China has surprised everyone, including I suspect, themselves. The trigger for the growth was probably the sudden drop in module prices to $0.30/W from over $0.50W last year, combined with higher than expected FIT subsidies. China has been building significant new manufacturing capacity (exceeding 100GW) and much of this has been the latest mono/PERC technology that has improved efficiency from the 15% of multi-crystalline to around 20%. The evidence is that the low Chinese module pricing is not due to dumping below cost, but is a profitable and sustainable business for the biggest manufacturers who are consolidating control over the Chinese PV business and given their scale, the world PV business.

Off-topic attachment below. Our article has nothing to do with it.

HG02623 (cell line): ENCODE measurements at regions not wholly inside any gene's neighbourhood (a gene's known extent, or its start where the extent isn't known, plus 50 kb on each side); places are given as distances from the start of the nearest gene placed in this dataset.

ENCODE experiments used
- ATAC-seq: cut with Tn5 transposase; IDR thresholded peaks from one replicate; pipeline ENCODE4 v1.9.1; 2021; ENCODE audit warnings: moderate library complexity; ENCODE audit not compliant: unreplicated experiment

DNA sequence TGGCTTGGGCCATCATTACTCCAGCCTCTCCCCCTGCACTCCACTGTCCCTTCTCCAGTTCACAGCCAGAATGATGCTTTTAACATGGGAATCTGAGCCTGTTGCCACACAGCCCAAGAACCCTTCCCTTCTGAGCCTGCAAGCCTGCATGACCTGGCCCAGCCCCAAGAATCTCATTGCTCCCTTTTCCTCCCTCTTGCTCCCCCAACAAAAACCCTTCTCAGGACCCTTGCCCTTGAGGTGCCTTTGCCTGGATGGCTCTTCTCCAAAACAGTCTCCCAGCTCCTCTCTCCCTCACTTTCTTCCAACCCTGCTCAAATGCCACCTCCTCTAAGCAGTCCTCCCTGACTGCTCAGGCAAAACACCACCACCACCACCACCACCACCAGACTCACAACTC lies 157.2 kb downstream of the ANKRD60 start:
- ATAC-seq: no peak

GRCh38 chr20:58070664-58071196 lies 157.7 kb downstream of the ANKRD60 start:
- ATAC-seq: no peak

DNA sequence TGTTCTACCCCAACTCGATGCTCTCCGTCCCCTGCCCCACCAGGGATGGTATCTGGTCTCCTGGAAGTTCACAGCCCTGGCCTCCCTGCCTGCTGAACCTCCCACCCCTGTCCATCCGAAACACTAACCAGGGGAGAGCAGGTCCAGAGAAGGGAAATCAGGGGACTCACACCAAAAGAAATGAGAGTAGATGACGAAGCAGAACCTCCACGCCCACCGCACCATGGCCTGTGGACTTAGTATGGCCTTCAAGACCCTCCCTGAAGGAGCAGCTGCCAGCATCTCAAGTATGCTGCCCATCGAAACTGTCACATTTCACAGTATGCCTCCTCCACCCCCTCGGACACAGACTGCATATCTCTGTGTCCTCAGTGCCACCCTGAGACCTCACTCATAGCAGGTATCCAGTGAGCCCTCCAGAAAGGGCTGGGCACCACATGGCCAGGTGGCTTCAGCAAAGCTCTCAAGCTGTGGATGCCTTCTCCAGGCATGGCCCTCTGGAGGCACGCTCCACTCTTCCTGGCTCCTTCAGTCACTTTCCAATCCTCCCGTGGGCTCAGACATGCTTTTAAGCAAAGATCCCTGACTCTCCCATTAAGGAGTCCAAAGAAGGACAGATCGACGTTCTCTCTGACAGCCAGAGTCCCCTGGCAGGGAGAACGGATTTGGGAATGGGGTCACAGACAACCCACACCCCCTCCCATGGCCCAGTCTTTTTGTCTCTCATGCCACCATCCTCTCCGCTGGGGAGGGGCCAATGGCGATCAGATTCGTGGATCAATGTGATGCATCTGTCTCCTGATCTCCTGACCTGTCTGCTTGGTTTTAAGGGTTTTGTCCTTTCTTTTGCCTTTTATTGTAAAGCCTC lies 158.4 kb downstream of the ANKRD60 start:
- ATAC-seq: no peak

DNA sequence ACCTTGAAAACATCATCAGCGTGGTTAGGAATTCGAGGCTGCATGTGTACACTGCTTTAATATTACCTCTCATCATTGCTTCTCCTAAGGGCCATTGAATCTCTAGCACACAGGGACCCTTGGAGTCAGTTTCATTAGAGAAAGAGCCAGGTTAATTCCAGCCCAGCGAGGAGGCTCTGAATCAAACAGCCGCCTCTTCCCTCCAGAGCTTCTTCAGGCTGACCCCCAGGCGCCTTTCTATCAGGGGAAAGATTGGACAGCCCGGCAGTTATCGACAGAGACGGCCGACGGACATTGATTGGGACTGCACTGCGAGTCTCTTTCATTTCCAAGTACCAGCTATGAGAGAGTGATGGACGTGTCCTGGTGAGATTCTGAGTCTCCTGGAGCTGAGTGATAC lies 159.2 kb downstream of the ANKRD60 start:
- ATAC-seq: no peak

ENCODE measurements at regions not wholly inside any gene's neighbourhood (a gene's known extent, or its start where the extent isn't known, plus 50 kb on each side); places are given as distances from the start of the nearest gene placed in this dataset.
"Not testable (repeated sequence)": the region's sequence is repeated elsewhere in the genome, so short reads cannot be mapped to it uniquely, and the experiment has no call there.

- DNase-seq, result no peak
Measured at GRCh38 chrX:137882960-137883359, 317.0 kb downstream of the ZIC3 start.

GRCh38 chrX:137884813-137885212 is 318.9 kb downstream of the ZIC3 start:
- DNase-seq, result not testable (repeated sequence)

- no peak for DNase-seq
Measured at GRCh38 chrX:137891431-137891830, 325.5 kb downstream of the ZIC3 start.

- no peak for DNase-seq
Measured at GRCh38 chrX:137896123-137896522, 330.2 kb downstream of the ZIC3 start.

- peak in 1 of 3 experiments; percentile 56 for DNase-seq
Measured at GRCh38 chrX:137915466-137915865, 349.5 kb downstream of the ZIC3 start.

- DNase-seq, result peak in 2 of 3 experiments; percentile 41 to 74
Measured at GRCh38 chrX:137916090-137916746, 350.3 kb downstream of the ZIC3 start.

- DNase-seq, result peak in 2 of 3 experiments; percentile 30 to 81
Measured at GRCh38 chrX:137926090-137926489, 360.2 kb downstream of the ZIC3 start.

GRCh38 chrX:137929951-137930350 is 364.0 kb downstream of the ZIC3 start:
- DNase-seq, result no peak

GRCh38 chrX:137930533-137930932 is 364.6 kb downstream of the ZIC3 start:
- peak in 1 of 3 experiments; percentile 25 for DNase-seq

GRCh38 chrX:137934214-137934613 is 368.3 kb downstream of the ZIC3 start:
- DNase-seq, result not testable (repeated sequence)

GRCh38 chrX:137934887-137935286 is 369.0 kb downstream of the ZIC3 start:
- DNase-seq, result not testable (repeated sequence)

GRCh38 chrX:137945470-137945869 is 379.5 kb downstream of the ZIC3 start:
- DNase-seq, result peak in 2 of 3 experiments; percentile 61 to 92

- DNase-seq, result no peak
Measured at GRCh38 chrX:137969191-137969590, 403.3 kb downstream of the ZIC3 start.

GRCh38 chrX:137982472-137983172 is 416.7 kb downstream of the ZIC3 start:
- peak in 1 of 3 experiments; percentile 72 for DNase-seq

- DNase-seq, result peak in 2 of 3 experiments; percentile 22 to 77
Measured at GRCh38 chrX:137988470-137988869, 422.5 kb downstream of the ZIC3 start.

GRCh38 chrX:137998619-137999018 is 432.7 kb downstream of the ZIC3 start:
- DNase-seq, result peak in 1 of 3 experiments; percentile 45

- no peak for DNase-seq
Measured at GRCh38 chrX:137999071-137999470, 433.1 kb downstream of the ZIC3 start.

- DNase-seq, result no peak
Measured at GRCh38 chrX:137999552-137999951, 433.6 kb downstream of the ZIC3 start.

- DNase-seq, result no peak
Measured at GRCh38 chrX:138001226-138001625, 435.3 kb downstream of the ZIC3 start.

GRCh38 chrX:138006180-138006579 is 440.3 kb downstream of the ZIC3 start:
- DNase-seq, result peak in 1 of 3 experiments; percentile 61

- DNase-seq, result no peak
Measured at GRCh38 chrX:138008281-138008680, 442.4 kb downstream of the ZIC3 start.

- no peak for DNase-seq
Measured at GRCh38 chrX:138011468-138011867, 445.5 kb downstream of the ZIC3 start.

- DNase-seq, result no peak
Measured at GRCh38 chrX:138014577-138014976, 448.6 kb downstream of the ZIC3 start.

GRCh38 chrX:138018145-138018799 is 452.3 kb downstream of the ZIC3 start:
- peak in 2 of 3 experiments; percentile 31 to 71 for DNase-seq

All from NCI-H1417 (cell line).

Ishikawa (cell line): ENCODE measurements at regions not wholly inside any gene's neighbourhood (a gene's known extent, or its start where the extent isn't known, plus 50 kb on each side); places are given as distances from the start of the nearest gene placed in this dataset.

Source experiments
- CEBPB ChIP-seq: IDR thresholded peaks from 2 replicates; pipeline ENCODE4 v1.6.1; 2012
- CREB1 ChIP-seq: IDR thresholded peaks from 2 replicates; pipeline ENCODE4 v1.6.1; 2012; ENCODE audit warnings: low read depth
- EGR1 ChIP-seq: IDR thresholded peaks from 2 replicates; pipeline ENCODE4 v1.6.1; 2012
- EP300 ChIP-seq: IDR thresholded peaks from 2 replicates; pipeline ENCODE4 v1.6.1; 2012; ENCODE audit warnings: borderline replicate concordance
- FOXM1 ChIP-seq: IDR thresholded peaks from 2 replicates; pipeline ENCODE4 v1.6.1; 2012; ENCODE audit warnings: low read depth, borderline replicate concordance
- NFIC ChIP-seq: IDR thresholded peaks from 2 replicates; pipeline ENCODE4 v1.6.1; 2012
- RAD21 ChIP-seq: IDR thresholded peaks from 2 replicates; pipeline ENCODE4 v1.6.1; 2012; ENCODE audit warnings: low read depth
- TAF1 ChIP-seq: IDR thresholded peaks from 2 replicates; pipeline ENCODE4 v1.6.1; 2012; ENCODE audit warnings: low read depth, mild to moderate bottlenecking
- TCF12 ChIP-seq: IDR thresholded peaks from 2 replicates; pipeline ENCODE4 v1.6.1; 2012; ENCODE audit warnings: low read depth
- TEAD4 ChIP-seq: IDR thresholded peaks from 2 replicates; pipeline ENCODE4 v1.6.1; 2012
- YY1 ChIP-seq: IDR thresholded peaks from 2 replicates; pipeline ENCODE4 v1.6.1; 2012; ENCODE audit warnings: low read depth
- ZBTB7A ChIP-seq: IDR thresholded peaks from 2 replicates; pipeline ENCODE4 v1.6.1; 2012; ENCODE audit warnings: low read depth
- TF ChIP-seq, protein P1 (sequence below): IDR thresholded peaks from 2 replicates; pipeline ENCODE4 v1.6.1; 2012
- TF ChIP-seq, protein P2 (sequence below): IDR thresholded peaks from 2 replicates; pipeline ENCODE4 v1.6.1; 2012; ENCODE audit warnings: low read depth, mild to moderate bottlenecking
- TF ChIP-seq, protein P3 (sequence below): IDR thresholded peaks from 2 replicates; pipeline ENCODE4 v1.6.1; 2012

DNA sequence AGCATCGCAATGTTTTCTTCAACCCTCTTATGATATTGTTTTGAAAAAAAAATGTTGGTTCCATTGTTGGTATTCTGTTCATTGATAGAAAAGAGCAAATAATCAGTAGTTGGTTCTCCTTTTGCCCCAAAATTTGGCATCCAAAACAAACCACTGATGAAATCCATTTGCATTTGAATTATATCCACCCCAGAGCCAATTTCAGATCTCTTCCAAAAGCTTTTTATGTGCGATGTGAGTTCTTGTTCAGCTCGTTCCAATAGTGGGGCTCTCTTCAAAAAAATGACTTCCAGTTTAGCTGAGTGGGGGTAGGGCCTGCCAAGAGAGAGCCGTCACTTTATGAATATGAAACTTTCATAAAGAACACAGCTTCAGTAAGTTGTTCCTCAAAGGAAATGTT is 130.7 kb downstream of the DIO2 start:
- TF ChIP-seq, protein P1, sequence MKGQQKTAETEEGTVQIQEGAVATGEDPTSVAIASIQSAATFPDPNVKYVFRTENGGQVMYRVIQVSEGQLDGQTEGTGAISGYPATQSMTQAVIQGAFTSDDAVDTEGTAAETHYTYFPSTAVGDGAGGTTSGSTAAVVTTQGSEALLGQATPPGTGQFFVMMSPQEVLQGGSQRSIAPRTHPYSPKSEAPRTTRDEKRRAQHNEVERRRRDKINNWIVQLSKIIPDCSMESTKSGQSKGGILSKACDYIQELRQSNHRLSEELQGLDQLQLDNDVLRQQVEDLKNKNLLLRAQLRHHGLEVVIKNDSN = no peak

For the PV business $0.30/W module costs mean that a $1.00/W system cost for utility scale systems is now common worldwide. This has long been the goal for PV to become competitive with fossil fuels. It also means that PV in many markets is competitive with wind power. At these prices, it makes sense for China to increase their scale of PV deployment and utilize their manufacturing capacity.
For StratoSolar, $1.0/W system cost translates to $0.02/kWh electricity cost, far below fossil fuels and ground PV and low enough to make electricity from storage affordable and synthetic fuels affordable. The fundamental driver of energy markets is economics. PV becoming market competitive should substantially increase its growth rate over the current low predictions by the EIA and others. This growth should soon expose the limits to solar PV growth and the benefits StratoSolar brings to PV.
By Edmund Kelly